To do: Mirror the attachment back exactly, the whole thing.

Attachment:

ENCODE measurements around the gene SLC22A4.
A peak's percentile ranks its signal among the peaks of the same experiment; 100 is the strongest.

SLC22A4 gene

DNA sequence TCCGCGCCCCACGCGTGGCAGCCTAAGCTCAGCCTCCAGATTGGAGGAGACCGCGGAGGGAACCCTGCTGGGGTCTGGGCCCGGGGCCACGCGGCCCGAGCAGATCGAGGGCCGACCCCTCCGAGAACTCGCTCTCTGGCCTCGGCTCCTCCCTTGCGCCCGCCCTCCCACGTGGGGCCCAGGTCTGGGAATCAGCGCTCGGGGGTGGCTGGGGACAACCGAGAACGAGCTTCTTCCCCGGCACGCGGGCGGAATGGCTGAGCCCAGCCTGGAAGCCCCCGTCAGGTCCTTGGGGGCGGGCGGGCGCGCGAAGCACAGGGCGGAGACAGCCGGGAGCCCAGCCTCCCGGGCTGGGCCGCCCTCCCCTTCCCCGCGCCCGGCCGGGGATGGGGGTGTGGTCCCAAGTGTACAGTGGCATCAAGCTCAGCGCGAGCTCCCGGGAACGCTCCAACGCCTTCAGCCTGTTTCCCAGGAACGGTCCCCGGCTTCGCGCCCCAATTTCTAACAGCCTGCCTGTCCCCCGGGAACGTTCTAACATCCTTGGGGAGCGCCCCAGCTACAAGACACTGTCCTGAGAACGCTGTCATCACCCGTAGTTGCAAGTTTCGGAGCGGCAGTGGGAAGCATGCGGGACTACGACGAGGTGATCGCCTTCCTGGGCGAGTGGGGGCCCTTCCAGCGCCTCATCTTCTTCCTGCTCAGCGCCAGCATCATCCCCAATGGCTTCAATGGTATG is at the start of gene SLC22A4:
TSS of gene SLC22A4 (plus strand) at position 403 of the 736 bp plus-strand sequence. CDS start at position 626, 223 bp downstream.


ENCODE measurements around the gene SLC22A4.
A peak's percentile ranks its signal among the peaks of the same experiment; 100 is the strongest.

SLC22A4 gene

DNA sequence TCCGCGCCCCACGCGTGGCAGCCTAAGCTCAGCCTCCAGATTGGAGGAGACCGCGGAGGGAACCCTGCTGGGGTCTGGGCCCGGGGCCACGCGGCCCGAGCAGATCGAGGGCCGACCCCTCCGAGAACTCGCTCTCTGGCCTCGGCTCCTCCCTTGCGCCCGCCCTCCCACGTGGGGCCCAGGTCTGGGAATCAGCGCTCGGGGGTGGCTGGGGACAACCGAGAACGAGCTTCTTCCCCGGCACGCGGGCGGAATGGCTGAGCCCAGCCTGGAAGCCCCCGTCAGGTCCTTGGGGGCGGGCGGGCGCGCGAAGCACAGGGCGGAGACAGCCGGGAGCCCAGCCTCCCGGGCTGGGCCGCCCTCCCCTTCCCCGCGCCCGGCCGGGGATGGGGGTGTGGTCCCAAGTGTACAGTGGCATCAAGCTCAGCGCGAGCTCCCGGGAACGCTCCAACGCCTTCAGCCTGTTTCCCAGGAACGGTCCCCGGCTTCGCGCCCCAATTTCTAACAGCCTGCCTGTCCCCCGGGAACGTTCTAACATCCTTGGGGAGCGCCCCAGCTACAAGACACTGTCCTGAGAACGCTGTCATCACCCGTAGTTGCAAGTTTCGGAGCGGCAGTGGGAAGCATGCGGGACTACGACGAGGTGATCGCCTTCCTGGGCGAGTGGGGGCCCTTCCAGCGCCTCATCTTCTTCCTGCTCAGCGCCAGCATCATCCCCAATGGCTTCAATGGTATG is at the start of gene SLC22A4:
TSS of gene SLC22A4 (plus strand) at position 403 of the 736 bp plus-strand sequence. CDS start at position 626, 223 bp downstream.